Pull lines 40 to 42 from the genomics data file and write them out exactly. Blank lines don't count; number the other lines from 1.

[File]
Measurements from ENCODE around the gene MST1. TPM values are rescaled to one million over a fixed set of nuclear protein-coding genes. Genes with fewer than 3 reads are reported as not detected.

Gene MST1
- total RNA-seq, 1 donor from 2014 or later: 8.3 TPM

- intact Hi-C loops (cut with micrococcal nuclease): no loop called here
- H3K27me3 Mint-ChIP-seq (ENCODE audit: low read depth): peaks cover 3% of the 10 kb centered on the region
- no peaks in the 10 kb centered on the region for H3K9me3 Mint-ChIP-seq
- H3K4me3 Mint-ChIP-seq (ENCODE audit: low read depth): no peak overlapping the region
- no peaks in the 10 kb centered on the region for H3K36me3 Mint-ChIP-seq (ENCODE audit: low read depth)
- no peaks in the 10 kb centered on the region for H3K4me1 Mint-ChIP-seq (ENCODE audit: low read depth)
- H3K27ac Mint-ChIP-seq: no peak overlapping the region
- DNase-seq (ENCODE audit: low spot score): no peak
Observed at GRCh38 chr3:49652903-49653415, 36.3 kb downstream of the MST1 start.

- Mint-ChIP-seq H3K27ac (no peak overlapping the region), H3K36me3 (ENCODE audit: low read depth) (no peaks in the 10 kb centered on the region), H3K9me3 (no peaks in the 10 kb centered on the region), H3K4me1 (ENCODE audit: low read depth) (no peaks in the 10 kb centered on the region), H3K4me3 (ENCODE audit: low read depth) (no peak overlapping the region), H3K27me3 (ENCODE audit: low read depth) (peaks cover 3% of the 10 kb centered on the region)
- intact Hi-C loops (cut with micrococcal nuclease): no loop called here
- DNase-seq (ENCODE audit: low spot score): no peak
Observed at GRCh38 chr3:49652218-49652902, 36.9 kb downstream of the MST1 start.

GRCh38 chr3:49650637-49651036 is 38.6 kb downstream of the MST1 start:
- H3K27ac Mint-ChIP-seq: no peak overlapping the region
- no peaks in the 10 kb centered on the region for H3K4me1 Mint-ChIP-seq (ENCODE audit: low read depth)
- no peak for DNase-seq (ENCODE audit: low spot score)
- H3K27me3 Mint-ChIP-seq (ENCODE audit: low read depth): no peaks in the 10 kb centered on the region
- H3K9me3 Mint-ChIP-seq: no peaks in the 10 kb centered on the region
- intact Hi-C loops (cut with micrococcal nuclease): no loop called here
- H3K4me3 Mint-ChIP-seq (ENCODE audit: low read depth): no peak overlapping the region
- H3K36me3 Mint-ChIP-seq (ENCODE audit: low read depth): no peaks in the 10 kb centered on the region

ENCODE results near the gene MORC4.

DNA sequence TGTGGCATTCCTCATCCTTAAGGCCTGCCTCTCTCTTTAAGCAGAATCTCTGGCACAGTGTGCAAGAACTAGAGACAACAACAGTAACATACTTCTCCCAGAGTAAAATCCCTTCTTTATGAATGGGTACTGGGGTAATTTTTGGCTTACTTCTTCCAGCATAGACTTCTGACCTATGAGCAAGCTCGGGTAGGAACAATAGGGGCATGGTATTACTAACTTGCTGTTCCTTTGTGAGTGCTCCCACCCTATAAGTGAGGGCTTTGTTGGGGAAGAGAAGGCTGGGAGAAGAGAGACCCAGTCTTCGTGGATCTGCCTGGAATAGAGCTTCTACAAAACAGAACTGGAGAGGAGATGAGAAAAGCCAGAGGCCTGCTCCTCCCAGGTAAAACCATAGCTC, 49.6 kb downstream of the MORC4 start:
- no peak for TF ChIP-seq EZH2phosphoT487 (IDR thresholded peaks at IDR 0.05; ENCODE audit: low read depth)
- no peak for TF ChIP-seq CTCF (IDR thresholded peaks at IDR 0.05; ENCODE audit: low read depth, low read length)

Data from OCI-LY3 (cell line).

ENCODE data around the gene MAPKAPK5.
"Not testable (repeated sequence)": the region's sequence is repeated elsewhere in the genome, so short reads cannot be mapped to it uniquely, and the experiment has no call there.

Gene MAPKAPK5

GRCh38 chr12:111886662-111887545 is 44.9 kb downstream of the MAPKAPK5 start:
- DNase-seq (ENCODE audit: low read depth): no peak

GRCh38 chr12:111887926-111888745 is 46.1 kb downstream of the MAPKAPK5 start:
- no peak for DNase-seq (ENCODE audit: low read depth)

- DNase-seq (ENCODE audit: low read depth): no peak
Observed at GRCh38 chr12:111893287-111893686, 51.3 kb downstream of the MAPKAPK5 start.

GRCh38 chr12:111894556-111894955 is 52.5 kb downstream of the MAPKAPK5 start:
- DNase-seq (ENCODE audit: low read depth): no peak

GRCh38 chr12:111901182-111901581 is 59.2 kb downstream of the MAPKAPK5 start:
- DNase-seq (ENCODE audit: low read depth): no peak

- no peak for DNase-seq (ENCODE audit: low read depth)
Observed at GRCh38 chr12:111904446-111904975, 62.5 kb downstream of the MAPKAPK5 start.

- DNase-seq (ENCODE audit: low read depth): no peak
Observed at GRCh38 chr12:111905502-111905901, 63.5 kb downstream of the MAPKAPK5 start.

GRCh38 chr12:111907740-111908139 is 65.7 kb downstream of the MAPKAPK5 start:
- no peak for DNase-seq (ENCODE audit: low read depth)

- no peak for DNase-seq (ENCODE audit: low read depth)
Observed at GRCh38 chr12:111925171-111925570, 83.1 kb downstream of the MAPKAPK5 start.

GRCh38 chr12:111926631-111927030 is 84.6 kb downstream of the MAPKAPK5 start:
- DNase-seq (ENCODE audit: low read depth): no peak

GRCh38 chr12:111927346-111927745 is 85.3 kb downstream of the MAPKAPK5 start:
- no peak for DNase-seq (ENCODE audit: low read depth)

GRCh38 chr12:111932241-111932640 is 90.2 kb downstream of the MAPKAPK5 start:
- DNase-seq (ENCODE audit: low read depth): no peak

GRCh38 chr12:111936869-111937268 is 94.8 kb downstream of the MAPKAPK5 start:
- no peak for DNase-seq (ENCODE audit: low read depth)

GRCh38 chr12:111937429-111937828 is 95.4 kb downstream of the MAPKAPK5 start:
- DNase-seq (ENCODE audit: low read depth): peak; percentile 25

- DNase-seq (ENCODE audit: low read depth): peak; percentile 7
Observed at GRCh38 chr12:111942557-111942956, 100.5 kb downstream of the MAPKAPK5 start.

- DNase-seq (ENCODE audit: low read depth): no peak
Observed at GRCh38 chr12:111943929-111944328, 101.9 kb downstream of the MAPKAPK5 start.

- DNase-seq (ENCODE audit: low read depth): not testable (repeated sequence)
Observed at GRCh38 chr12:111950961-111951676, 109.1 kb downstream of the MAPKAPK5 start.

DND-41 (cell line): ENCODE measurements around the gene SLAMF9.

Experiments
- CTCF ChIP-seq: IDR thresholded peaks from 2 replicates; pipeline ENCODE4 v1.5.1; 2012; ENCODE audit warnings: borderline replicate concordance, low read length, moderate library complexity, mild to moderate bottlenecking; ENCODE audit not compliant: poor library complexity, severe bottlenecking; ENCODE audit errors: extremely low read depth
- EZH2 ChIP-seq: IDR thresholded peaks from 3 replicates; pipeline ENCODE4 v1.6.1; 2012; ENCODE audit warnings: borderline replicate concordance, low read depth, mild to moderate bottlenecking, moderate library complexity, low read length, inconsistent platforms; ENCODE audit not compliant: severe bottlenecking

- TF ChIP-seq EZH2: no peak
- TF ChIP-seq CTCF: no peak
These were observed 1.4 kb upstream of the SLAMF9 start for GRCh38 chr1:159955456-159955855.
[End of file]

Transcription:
GRCh38 chr12:111894556-111894955 is 52.5 kb downstream of the MAPKAPK5 start:
- DNase-seq (ENCODE audit: low read depth): no peak

GRCh38 chr12:111901182-111901581 is 59.2 kb downstream of the MAPKAPK5 start: